As much as I’ve worked to even get to 290 pounds, this number is not going to torment me. I know the difference in my body, and I know I’m doing better physically than I was before. I’m toning up, I’m losing inches, and I’m feeling better than I have in years, probably since before I became a “fat girl” in 1996.

So I’m not going to worry that my weight doesn’t match some magical number according to my age, height, socioeconomic status, etc. As long as I continue to feel and function better in my everyday life, I know that it’s a positive lifestyle change. Maybe if all us girls started focusing on how our bodies feel rather than how they look, we might just forget all this super-skinny-fashion mess…well, a girl can dream, can’t she?

I’ve Still Got It!

My creative musical life has gotten a huge boost very recently–in fact, “Monday of this week” recently! Thus, the following blog post is in honor of it. And if you’re experiencing a slump in your own creativity, I urge you to read this for advice that really helped me get back my creative groove.

Before Monday: I Haz a Musical Sad

It seemed that I was no longer interested in composing music, as I once had been. I had been used to writing tons of piano solos and piano/vocal music every year (at least 15 every year); in recent months, however, it felt like years since I had even sat down to compose. Once, I had done performances for other people, but even those were rare. It was like the desire for my own music had been drained from me, replaced by performing others’ music, as well as not having a ton of time anymore to muse at the keyboard.

I mourned this loss, and it made me downright unsure of my creativity in music anymore. I wondered, “Do I even have “it” anymore, the gift of writing beautiful music? Or has it all been replaced with ‘everyday life’ and random stuff?” Not only that, I feared I had lost the capacity to write beautiful melodies, and had also lost the time to just sit at the keyboard and expand upon them.

Then, I Got Mad

On Sunday, I realized all this. My first instinct was to wallow about in my sadness, and I started to draft a Saturday with the Spark post about “losing my musical mojo” or something like that.

And then, I stopped about halfway through. “Why am I LETTING this happen to my music?” I thought, staring at my writing. I was starting to get ticked off. “What is all this stuff about ‘I used to be good at music?’ Dangit, I want to be good AGAIN. And I can be–it’s just there’s all this CRAP in the way!”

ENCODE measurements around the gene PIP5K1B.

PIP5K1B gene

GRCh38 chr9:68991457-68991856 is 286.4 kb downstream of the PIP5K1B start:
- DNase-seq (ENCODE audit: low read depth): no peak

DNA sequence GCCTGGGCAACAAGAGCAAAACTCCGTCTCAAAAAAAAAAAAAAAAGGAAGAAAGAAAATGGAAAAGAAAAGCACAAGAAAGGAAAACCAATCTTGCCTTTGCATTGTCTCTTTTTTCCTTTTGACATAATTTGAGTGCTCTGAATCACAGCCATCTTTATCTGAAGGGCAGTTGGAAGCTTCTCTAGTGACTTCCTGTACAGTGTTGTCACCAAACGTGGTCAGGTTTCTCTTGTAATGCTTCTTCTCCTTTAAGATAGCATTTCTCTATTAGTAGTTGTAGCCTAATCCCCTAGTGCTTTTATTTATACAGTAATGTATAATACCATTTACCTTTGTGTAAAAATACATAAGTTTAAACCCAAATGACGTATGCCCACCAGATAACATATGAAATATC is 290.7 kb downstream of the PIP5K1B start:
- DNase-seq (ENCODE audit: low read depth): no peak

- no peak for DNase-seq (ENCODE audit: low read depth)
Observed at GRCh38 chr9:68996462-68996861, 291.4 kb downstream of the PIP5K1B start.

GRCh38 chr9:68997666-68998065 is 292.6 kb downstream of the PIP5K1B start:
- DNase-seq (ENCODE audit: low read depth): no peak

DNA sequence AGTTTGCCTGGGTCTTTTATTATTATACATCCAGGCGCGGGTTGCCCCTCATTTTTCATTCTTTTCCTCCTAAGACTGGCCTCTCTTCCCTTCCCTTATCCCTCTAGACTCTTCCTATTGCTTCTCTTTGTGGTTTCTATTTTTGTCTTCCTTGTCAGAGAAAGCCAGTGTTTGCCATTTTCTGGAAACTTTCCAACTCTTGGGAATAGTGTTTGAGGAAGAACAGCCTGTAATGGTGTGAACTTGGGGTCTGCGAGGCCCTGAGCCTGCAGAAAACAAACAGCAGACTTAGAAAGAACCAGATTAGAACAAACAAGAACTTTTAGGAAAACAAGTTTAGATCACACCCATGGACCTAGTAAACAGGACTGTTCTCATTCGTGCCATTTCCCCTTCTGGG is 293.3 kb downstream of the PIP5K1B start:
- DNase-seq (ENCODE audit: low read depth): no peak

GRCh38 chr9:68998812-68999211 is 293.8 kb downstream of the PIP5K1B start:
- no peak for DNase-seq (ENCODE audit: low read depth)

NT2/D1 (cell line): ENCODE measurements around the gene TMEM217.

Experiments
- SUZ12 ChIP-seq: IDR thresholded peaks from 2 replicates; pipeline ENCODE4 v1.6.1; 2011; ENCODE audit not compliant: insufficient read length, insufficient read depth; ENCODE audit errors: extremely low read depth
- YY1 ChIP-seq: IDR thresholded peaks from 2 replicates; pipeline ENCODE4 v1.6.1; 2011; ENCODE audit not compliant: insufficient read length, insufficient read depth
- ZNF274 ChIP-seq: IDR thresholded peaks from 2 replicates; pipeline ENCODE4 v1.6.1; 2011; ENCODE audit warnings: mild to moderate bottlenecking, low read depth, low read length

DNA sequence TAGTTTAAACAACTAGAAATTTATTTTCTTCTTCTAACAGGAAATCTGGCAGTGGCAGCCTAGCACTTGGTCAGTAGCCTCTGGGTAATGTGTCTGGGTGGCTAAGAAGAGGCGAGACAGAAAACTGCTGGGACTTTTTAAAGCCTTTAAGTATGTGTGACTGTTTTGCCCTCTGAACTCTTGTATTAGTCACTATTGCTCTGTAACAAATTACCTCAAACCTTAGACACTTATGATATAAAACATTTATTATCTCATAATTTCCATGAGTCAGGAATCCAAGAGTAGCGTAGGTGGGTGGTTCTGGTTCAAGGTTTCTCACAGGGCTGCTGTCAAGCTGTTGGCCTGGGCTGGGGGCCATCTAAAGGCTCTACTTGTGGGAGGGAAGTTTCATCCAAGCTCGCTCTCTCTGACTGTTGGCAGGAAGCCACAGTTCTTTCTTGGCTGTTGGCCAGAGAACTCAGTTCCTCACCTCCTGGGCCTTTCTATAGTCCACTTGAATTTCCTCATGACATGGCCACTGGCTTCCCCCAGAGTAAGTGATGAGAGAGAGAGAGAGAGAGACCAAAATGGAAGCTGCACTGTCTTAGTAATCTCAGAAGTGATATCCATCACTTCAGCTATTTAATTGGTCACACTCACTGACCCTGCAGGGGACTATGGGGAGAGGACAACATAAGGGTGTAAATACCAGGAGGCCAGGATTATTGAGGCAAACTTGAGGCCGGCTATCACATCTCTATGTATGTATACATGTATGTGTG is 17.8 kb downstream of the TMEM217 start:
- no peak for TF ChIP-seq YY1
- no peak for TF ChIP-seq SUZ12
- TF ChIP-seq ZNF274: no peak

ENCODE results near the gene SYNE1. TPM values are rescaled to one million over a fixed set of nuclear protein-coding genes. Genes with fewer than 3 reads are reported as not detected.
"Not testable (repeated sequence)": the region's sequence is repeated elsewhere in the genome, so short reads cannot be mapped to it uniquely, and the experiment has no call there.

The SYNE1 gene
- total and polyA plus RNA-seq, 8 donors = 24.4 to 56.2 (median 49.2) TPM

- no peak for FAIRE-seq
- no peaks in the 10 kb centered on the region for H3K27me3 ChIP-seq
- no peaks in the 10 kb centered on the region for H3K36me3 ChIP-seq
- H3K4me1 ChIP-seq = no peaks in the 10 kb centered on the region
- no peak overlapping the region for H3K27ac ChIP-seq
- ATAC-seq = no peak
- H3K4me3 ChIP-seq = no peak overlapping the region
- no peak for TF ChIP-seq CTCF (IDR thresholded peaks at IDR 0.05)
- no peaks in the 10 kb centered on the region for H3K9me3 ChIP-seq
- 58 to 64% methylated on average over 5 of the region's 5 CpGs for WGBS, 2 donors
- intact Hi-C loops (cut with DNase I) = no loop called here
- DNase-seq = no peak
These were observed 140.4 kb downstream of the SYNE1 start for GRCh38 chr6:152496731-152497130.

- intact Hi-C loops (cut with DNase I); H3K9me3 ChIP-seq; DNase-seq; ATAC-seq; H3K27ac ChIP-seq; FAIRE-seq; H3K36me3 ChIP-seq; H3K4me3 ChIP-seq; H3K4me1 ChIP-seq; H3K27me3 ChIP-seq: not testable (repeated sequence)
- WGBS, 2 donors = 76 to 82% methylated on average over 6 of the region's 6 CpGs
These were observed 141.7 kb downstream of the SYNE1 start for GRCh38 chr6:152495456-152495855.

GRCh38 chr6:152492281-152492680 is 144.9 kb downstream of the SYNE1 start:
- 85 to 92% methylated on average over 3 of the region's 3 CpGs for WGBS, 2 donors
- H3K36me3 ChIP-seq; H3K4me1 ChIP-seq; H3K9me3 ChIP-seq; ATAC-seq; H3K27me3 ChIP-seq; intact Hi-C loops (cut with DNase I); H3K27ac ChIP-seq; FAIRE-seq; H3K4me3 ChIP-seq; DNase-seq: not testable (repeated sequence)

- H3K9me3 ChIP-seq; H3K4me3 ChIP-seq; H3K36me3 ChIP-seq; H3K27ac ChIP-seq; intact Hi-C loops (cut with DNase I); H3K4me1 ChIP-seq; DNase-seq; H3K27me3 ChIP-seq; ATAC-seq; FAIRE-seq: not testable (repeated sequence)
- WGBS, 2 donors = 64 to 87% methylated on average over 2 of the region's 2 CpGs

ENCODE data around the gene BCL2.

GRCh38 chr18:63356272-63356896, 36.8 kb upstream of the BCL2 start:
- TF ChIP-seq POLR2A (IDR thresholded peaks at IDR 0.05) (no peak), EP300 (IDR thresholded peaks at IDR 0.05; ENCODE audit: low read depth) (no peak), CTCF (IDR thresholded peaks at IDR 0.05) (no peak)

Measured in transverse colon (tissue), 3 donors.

Getting Rid of the Aforementioned “Crap”

So, in a fit of drivenness rather than rage, I systematically removed all the obstacles towards practicing music. Since my keyboard is currently set up in our finished basement, there were a LOT of physical obstacles in the way. I replaced the cold, creaky, too-short keyboard chair with another; I moved the pile of junk that sat boldly in the path to the keyboard; with Dad’s help, we fixed a light on the basement stairs to make it easier (and safer) to go down.

But that still didn’t remove all the mental obstacles. I had a lot of fear about whether I still had “it,” whether I could still write beautiful music. That, I left ’til Monday, and rested the rest of the night.

The next day, I spent most of the day writing, kindasorta avoiding the melody (and part of a little song) that had been twisting and twining between my brain cells for the last month and a half. At last, about 6:00 Monday evening, I set aside what I was writing, and began to fix up the song’s lyrics properly so that they matched the melody–what I had roughed together was okay, but it wasn’t the best.

About 10 minutes later, I took computer and all down to the keyboard, and set up the screen so I could see it from the keyboard. Then, I began to play and sing the song…

And Then, I Haz a Glad

…and it was magic. The song slid from my fingers easily, and I maneuvered the vocal melody just as easily as if I’d been practicing it for days (which, in a way, mentally, I had been). Not only was it prettier than I had imagined, but it was easy to sing, was honest, and…it was good. Much better than I had expected from myself after months of not doing this.

I had been so long out of practice that I had been afraid to try anymore. But I was pleasantly surprised–and very, very happy. I wept at the keyboard–it was like a long-lost friend had finally come home.

Have You Lost “Mojo” for Anything Creative Lately?

(Pardon the Austin Powers reference 😛 ) If you’ve lost the ability or time to be creative due to too much work, illness, etc., then you know the sense of emptiness and loss I was feeling. It really took me getting mad about it and getting fired up enough to change what had been happening, and I think that’s what it takes for any change like this to come about. You have to be dissatisfied with how it’s been going, and know what to change to make it better.

One key, as I found, is to remove all the obstacles towards being creative. If you feel at a loss for writing because you have no space to work, for instance, make a space to work. It might be at a kitchen table or counter, or it might be a cheap folding table in the corner, but make a place for your creativity. For me, the junk pile, the lack of light, and the too-short chair made it easy to make excuses…they had to be changed.